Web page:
The Fantasy King: Origin Wash Up

Filed in From The Couch, NRL by on June 28, 2013

By Mick 'the King' Adams

The concept of fantasy origin leaves me lukewarm at best. If anything, all it does is make me long all the more for a major change to the structure of the NRL season along the lines suggested by Nick Tedeschi in this week’s From The Couch. The idea of a knockout-style mid season competition, within which the State of Origin series could be comfortably housed without disrupting the regular season, has been raised often in the past couple of years. Unfortunately however it does not seem to be on the minds of anyone with any real power within the NRL. I don’t know why, as it would make the NRL season ridiculously good. Not only would we have another meaningful trophy to award each year, raising the prospect of teams vying for a triple crown of knockout, NRL and WCC championships, but the season proper would not be so fundamentally compromised for a third of the year as it is in its current state.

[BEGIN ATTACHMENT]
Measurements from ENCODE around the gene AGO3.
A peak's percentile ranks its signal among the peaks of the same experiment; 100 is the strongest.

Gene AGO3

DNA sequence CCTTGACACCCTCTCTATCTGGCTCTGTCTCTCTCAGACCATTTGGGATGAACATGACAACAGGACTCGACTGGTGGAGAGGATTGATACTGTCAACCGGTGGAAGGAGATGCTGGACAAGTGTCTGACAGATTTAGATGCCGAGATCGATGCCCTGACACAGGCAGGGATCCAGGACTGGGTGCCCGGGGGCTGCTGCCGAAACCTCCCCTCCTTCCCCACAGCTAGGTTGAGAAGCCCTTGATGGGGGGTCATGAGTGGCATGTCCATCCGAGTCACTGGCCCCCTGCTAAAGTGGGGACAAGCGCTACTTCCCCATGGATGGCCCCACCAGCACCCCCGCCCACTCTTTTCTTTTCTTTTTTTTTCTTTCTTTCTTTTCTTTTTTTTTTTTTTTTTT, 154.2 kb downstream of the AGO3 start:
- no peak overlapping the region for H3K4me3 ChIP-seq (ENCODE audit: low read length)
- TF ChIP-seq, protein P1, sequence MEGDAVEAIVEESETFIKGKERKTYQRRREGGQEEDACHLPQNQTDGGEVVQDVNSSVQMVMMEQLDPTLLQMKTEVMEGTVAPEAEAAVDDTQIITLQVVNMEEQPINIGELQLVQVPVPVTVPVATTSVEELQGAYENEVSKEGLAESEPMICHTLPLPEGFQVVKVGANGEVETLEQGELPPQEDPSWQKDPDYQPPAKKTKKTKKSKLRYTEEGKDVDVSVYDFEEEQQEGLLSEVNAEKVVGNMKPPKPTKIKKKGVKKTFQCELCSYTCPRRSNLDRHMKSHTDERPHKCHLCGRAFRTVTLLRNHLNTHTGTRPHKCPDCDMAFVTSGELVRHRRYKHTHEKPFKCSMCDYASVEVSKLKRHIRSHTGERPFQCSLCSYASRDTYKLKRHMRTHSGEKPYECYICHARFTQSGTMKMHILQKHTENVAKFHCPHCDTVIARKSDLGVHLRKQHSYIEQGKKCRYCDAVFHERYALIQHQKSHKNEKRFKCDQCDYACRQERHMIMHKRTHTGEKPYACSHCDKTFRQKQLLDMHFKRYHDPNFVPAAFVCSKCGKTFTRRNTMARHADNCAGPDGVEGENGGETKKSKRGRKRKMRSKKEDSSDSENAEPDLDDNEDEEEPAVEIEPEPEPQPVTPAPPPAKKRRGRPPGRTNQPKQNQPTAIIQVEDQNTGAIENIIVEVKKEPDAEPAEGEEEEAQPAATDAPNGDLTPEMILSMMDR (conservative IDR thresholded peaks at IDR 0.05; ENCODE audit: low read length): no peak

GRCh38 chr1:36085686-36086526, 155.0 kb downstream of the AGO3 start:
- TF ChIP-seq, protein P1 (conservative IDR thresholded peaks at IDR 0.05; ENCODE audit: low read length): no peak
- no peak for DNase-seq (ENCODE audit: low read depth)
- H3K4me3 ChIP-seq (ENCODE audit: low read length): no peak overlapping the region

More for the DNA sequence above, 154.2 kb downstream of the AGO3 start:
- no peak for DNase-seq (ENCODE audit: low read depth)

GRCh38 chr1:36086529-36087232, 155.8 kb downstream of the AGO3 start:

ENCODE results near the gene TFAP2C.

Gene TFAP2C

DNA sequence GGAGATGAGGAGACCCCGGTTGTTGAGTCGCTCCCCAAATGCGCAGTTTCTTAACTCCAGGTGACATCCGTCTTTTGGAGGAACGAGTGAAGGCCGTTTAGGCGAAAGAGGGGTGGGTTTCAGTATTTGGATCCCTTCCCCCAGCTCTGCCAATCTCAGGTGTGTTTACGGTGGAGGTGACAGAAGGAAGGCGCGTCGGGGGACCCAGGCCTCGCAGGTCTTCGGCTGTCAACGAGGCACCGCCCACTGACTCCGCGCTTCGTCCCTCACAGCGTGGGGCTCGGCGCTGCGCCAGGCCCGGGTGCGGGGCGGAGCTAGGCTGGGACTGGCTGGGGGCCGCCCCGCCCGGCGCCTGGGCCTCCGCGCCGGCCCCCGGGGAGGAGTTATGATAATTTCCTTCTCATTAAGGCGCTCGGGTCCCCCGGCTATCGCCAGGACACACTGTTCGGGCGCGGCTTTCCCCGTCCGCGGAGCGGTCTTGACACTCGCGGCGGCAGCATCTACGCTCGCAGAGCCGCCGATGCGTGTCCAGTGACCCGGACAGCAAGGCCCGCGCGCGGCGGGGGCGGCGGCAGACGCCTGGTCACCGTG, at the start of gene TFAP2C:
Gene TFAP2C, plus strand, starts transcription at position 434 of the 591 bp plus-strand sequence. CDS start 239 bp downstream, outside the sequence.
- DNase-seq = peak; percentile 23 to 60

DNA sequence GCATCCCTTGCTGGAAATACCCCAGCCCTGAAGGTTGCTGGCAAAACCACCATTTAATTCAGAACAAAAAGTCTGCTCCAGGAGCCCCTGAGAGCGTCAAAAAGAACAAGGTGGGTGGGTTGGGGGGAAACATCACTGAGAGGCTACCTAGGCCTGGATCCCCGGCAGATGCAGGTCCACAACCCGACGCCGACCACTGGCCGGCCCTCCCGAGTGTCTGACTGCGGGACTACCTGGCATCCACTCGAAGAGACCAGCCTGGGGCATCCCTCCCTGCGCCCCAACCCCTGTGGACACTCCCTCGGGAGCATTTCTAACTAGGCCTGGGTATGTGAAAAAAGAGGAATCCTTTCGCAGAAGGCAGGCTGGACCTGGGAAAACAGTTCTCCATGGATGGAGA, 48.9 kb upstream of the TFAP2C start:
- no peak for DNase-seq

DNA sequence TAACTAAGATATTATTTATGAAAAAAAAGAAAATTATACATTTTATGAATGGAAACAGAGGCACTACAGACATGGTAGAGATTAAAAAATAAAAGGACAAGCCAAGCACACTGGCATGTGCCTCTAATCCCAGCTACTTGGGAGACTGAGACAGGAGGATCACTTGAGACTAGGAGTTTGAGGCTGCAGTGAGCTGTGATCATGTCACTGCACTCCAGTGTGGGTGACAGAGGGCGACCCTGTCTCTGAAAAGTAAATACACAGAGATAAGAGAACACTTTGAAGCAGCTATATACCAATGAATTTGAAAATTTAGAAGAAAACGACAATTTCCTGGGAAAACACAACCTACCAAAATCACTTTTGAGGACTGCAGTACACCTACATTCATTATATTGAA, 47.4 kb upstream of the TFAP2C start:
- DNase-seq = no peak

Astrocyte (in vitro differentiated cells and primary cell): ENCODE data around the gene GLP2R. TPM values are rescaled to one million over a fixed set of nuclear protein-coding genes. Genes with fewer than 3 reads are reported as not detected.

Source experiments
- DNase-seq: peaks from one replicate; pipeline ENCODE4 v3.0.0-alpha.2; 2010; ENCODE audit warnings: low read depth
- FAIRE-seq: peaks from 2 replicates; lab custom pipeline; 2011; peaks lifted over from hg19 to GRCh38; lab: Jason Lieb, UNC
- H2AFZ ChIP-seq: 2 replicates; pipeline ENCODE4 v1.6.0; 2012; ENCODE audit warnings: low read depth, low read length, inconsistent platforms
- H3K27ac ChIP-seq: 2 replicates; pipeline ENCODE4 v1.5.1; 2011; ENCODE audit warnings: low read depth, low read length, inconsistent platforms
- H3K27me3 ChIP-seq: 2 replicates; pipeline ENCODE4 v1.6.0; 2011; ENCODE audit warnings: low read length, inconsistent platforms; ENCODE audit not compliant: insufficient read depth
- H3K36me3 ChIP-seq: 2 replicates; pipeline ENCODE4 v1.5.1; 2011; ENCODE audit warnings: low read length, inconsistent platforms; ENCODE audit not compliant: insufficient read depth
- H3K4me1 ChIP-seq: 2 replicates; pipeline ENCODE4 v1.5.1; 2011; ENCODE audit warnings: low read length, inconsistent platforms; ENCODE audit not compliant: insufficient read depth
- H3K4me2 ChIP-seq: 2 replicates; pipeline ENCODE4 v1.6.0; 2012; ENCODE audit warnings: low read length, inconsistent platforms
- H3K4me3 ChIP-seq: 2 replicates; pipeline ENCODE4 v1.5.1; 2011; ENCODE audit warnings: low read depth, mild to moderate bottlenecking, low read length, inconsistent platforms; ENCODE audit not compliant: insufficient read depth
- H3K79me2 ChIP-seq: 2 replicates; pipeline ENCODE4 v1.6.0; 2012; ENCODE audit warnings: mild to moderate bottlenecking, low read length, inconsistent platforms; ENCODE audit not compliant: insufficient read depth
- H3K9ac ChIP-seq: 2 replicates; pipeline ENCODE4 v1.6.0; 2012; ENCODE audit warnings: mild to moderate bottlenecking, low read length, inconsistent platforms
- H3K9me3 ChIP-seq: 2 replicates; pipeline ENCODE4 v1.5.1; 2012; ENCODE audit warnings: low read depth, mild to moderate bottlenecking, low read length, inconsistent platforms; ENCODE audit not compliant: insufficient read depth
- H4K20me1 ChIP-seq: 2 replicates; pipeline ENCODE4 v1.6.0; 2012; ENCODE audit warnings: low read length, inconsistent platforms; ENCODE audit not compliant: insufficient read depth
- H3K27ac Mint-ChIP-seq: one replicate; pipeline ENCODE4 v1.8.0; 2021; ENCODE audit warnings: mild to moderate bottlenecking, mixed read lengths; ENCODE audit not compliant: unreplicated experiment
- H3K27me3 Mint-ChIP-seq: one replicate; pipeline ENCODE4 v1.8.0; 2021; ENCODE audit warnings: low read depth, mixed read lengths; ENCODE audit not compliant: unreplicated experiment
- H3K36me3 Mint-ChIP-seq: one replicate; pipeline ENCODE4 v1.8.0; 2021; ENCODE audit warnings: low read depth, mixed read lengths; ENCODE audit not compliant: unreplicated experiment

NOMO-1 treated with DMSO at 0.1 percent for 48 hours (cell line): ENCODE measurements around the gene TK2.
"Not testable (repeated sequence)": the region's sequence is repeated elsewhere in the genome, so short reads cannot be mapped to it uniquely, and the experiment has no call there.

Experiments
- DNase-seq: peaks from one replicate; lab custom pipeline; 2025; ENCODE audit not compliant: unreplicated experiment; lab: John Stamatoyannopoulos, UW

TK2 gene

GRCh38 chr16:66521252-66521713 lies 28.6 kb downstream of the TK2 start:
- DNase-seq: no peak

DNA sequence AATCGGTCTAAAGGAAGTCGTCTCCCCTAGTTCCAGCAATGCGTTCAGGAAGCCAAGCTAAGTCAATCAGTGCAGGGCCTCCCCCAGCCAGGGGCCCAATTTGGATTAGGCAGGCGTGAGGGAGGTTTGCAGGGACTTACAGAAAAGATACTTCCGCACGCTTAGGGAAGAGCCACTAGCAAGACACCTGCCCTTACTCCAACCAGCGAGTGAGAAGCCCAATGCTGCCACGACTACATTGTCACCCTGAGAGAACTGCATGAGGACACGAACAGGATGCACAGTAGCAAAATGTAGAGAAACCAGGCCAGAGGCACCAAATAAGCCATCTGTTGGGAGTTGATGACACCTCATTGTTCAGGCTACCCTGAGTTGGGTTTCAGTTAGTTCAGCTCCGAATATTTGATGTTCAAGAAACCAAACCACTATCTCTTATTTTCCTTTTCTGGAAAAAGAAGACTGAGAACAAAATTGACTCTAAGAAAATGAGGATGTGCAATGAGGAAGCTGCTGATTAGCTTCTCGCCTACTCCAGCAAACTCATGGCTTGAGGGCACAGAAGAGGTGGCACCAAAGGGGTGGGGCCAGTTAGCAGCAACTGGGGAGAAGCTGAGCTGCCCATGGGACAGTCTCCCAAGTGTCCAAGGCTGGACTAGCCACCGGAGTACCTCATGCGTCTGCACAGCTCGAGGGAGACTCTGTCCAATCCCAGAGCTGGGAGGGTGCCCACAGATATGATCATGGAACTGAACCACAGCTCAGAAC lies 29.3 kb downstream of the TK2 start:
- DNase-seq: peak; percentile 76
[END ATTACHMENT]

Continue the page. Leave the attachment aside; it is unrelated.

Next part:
For fantasy players the difference would be even more pronounced, which is why the Supercoach Origin competition only leaves me hungry for a better fantasy set-up. Nonetheless, it is interesting to see how the stars of fantasy football fare when put up against (and alongside) each other. And it really is the stars of fantasy- of the top twenty fantasy pointscorers of 2013, only six players eligible for Origin have not been selected for either game one or two. Of those, surely John Sutton and Adam Reynolds must come into consideration for game three, with Jamal Idris for Josh Morris an equally logical decision. Because such moves do seem so logical, I doubt we’ll see them occurring.